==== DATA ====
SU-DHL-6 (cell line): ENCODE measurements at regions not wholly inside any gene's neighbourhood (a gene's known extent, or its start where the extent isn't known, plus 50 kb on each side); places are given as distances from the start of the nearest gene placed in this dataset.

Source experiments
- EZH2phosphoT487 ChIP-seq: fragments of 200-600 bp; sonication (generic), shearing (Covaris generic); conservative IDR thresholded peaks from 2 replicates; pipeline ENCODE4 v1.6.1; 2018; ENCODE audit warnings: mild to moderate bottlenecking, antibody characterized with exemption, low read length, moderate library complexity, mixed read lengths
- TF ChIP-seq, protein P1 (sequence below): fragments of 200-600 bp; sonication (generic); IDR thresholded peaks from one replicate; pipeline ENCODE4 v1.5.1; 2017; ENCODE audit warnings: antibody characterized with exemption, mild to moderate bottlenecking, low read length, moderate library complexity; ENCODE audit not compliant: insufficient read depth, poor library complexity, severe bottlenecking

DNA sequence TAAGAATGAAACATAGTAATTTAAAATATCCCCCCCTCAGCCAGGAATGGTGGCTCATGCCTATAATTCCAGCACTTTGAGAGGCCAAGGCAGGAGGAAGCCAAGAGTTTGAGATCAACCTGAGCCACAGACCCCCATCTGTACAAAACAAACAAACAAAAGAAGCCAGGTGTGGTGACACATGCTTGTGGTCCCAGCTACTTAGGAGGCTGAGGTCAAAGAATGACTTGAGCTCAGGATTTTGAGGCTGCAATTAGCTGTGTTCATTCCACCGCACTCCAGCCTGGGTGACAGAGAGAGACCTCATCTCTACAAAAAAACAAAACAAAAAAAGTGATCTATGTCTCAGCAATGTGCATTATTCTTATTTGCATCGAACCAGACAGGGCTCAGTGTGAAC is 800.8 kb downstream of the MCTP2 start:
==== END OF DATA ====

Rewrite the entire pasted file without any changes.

SU-DHL-6 (cell line): ENCODE measurements at regions not wholly inside any gene's neighbourhood (a gene's known extent, or its start where the extent isn't known, plus 50 kb on each side); places are given as distances from the start of the nearest gene placed in this dataset.

Source experiments
- EZH2phosphoT487 ChIP-seq: fragments of 200-600 bp; sonication (generic), shearing (Covaris generic); conservative IDR thresholded peaks from 2 replicates; pipeline ENCODE4 v1.6.1; 2018; ENCODE audit warnings: mild to moderate bottlenecking, antibody characterized with exemption, low read length, moderate library complexity, mixed read lengths
- TF ChIP-seq, protein P1 (sequence below): fragments of 200-600 bp; sonication (generic); IDR thresholded peaks from one replicate; pipeline ENCODE4 v1.5.1; 2017; ENCODE audit warnings: antibody characterized with exemption, mild to moderate bottlenecking, low read length, moderate library complexity; ENCODE audit not compliant: insufficient read depth, poor library complexity, severe bottlenecking

DNA sequence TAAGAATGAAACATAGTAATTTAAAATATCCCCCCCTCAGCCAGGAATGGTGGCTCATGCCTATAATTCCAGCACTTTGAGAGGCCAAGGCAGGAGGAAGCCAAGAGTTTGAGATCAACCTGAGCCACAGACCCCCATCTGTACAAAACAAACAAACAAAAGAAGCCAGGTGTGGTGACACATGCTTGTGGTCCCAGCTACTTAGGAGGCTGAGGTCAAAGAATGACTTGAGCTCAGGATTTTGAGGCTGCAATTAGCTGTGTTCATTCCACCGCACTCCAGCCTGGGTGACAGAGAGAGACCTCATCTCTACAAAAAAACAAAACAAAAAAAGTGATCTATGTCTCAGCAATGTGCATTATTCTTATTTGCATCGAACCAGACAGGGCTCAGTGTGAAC is 800.8 kb downstream of the MCTP2 start: